LONDON — Formula One’s governing body said on Wednesday it had looked into ‘procedural issues’ that occurred at the Japanese Grand Prix and would correct them in the future.
The Paris-based FIA didn’t explain what it was referring to but the October 9 shortened race at Suzuka caused fury and alarm when a recovery tractor was deployed while the vehicle was running. the car is following the vehicle safely in low visibility and slippery conditions.
There was also post-race confusion over the scoring system, with Max Verstappen and his Red Bull team, along with most of the presenters and global television audience, initially unaware that the Dutch driver was Lan won the championship.
“As stated immediately after the race, the FIA conducted a thorough analysis of the incidents that took place at the Japanese Grand Prix in Suzuka,” it said in a statement following the World Motor Sports Council meeting. in London.
“Procedural issues have been identified and will be fixed in the short and medium term. The findings will be made publicly available in the coming days.”
AlphaTauri driver Pierre Gasly did say he was happy to be alive after he passed the tractor before the red flags were displayed to stop the race.
The French player recalled his compatriot Jules Bianchi, whose car crashed into a tractor under similar circumstances at the 2014 Grand prix circuit. Bianchi died in hospital in July 2015.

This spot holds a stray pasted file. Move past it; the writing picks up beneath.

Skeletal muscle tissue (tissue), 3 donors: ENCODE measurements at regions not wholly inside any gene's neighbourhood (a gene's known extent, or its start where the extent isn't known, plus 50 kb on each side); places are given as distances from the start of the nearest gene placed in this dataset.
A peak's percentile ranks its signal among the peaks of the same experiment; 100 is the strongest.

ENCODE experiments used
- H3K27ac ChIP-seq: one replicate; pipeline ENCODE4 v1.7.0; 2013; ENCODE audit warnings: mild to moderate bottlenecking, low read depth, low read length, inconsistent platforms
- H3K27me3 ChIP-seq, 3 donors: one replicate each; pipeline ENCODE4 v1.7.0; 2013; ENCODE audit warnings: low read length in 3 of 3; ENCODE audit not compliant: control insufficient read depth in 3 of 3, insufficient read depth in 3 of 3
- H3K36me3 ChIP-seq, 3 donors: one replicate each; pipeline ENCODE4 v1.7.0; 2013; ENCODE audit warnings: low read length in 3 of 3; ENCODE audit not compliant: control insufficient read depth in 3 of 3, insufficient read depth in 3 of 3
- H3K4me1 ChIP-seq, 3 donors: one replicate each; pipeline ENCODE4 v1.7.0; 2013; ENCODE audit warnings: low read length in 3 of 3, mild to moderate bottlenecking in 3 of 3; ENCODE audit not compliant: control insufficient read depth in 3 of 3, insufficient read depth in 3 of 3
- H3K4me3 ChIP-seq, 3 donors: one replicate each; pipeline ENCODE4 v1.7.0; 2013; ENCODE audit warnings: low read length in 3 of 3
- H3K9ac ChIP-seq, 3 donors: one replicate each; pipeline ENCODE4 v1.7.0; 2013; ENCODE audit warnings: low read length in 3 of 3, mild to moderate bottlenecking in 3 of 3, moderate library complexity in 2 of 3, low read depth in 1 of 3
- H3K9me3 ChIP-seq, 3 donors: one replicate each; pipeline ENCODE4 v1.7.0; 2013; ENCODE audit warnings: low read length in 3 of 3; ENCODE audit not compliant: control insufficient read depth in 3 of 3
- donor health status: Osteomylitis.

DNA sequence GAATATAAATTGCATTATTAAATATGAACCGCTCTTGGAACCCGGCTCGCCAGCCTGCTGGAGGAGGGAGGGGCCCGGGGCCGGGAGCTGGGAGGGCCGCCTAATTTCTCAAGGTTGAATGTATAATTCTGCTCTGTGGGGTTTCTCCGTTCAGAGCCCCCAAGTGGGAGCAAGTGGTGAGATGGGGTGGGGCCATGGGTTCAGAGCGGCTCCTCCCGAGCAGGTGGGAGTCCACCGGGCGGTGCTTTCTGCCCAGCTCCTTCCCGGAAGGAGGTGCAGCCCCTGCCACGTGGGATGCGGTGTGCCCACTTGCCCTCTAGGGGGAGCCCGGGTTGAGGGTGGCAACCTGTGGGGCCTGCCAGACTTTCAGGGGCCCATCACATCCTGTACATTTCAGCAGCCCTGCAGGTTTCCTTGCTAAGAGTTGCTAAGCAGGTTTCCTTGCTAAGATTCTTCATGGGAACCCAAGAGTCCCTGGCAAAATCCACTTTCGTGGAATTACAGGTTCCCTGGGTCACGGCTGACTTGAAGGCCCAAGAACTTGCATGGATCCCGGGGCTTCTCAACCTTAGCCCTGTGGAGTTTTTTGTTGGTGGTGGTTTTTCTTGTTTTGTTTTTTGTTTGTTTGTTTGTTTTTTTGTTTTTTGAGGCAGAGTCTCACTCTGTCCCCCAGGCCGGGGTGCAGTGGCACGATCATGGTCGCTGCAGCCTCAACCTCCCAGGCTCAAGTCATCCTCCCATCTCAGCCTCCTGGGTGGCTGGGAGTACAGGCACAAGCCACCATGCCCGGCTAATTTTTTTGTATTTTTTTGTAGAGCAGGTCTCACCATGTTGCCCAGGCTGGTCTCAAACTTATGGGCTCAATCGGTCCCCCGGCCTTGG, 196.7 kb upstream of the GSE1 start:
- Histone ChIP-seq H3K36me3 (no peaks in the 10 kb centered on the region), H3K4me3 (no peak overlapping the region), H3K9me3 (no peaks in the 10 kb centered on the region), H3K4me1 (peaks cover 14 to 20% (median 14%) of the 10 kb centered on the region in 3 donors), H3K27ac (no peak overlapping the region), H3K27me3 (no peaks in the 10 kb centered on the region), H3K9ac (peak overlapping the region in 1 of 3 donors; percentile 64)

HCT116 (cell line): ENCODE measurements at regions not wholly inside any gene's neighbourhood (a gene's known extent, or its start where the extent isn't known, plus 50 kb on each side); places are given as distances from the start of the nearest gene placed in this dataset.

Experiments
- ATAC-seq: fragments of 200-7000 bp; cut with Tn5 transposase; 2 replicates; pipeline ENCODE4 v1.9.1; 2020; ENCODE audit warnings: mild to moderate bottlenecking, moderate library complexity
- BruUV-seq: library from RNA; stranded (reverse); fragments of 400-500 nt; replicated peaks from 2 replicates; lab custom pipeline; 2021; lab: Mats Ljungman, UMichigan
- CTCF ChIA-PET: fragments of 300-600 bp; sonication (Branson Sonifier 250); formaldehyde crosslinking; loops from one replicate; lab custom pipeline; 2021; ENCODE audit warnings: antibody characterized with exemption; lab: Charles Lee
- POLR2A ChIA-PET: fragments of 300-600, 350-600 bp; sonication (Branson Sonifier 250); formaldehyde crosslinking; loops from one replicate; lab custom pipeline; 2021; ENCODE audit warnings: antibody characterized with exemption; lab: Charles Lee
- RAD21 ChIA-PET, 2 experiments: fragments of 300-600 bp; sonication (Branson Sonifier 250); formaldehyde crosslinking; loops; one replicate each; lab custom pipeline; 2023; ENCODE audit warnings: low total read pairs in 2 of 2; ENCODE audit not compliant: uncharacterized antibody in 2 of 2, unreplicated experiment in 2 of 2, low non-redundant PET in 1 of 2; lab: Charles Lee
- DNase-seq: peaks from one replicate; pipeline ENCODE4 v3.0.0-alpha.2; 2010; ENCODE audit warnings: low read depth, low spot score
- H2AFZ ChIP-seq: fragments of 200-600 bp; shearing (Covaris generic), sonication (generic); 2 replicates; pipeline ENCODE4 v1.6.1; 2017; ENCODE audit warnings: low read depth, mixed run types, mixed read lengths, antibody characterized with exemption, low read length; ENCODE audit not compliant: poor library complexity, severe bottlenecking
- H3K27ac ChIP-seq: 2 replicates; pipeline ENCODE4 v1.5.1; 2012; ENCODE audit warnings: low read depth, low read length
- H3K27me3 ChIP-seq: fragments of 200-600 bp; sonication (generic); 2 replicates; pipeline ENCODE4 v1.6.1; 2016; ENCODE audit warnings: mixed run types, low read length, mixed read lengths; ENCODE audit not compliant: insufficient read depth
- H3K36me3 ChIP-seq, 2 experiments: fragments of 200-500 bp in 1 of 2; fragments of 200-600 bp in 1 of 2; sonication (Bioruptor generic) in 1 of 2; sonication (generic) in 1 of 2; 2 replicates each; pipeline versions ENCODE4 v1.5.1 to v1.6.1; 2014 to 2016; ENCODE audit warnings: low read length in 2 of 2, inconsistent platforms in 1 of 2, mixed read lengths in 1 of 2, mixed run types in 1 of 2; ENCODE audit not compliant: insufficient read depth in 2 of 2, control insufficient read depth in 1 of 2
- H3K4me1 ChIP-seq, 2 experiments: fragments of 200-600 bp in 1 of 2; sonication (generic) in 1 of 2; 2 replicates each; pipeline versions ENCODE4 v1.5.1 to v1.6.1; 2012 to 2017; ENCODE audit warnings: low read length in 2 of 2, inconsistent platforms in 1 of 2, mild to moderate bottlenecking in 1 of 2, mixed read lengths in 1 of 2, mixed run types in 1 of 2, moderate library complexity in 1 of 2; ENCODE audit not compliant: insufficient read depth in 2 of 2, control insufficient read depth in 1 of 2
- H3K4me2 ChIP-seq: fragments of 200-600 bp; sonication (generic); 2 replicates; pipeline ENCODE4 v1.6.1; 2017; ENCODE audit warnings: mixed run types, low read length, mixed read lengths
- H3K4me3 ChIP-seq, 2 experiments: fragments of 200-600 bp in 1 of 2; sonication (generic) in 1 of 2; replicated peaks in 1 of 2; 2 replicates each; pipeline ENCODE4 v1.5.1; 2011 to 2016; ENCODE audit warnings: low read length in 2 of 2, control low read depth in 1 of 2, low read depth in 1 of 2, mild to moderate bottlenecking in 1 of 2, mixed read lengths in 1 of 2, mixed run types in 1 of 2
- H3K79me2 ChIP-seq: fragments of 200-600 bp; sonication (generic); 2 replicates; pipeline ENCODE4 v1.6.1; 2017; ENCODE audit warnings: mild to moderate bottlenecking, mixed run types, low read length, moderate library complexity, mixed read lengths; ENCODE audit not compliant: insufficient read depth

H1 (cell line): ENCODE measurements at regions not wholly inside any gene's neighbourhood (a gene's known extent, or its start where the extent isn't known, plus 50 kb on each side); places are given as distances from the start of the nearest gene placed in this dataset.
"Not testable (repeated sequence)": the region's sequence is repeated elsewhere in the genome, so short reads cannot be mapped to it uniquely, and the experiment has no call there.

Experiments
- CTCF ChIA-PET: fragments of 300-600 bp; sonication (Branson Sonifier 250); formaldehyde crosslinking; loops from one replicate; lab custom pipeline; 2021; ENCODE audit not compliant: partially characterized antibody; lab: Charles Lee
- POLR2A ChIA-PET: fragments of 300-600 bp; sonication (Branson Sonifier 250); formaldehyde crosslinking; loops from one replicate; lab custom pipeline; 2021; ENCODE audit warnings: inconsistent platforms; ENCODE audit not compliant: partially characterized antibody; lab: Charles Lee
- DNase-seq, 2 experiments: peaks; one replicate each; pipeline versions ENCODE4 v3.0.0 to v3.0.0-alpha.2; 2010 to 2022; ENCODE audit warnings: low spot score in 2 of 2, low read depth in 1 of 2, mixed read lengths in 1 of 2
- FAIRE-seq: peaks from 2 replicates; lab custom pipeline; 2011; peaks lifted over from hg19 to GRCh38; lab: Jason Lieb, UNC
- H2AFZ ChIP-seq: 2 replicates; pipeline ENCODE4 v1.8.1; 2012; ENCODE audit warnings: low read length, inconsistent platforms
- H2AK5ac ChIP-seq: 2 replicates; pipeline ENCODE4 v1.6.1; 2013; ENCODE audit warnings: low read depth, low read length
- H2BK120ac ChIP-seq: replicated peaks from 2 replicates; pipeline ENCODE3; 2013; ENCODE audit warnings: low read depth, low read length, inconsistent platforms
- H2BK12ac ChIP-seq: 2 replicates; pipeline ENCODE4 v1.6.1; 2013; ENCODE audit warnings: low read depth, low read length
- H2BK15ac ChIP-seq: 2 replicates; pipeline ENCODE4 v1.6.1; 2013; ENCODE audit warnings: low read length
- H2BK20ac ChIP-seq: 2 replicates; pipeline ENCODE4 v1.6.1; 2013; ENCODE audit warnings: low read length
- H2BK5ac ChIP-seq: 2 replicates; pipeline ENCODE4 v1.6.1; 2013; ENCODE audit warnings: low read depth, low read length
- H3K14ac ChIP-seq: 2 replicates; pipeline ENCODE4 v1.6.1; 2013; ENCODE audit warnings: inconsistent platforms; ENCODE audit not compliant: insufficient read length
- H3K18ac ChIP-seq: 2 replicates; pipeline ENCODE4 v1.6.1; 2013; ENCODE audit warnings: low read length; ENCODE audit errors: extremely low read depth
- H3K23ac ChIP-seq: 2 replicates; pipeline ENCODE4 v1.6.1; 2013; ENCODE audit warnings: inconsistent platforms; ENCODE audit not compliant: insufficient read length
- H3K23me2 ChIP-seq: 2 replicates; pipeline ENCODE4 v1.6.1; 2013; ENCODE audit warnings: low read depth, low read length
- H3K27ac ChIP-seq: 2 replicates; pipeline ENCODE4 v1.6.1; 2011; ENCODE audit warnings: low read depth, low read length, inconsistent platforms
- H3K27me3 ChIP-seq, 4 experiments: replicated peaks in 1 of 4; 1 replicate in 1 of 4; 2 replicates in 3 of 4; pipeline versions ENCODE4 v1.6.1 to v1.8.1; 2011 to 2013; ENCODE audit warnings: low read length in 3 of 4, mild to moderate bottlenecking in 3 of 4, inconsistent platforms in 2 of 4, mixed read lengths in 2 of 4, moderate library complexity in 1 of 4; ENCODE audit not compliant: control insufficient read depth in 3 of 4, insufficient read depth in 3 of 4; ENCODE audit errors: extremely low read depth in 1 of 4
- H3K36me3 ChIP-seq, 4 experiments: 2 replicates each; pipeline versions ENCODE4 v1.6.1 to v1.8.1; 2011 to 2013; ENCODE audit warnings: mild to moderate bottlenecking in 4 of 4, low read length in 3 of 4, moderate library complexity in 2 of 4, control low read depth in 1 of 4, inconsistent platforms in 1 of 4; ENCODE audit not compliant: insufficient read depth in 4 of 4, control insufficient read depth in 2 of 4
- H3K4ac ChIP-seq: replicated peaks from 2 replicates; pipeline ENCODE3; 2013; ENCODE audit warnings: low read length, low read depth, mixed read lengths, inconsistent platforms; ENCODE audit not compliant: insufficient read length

“How can we see a crane today, not even on gravel but on the track while we are still on the track? I don’t get it,” said Gasly, who was fined by the managers for speeding after the red flags were waved.
“I passed two meters from that crane. If I was two meters to the left, I’d be dead. “
Other drivers also spoke out in the strongest terms about the incident.
Red Bull’s Sergio Perez said: “What happened today makes me very angry. “I just hope everyone in the sport never sees this situation again.”
The score confusion was the result of changes made after last year’s Belgian Grand Prix rained horribly, with teams including Red Bull erroneously assuming reduced points would be awarded.
The FIA confirms a record 24 calendar years next year, with six sprints.
Safety improvements for 2023 include larger mirrors for better ‘blind spot’ visibility and further changes to revs that have been enhanced following the Alfa Romeo racer’s major crash, Guanyu Zhou at the British Grand Prix.
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